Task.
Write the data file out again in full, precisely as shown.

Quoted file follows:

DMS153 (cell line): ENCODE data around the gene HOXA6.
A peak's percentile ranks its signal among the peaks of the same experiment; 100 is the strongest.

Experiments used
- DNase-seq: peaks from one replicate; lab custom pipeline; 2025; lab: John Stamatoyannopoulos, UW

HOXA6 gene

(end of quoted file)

DMS153 (cell line): ENCODE data around the gene HOXA6.
A peak's percentile ranks its signal among the peaks of the same experiment; 100 is the strongest.

Experiments used
- DNase-seq: peaks from one replicate; lab custom pipeline; 2025; lab: John Stamatoyannopoulos, UW

HOXA6 gene